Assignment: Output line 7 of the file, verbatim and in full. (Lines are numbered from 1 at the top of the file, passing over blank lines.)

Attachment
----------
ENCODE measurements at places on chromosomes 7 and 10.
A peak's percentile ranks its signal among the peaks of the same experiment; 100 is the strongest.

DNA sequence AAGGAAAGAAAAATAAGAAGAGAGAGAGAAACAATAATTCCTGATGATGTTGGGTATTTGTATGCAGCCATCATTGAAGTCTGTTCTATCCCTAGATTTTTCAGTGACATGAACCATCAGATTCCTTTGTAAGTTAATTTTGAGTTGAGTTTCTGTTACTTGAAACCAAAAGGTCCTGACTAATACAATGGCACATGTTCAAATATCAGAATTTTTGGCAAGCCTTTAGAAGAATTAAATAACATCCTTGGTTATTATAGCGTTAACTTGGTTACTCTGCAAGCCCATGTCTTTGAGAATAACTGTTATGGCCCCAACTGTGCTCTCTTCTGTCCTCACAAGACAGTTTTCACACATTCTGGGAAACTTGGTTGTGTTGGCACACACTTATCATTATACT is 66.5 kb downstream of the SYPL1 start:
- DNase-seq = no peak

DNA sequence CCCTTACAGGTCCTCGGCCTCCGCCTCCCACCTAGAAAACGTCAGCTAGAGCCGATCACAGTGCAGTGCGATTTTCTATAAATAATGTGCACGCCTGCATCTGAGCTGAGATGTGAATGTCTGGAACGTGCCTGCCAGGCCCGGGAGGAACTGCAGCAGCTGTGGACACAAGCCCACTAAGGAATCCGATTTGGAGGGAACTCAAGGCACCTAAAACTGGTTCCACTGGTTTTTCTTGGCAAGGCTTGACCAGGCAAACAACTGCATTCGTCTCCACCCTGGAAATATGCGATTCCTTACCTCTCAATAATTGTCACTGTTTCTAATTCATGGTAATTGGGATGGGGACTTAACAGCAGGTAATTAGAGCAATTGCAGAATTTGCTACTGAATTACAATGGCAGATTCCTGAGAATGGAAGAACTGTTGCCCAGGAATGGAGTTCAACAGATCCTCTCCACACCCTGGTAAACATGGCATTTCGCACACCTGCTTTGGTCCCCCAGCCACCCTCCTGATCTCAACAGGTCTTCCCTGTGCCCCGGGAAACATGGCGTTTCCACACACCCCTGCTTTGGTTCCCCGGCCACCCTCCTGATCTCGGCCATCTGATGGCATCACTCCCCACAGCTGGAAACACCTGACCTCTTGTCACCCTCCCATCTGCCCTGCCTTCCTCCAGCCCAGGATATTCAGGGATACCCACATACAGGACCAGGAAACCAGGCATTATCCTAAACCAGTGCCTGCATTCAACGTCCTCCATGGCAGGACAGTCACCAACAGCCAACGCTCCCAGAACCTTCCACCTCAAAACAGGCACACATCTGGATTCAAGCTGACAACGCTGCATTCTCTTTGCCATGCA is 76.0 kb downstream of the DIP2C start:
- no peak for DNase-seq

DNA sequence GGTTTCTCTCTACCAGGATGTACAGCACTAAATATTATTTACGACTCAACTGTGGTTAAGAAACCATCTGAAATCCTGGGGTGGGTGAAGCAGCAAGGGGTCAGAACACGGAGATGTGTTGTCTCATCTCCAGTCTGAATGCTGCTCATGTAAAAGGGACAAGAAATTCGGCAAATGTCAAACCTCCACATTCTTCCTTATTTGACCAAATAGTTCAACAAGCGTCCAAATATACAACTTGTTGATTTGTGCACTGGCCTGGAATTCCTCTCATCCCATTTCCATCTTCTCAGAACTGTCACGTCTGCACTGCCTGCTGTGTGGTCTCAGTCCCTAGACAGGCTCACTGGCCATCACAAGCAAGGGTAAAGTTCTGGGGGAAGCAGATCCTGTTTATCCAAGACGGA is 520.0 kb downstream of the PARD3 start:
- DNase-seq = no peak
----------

DNA sequence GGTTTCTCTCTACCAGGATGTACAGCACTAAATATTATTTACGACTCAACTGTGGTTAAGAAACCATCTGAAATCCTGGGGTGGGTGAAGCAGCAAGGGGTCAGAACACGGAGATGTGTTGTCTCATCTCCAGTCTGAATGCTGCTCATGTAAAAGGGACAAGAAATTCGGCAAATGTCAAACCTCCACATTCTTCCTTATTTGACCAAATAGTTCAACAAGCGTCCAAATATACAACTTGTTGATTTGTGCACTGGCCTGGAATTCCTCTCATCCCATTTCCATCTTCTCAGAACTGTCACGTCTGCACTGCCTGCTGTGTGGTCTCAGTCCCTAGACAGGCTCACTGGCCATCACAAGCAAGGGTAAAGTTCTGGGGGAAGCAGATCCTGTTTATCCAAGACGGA is 520.0 kb downstream of the PARD3 start: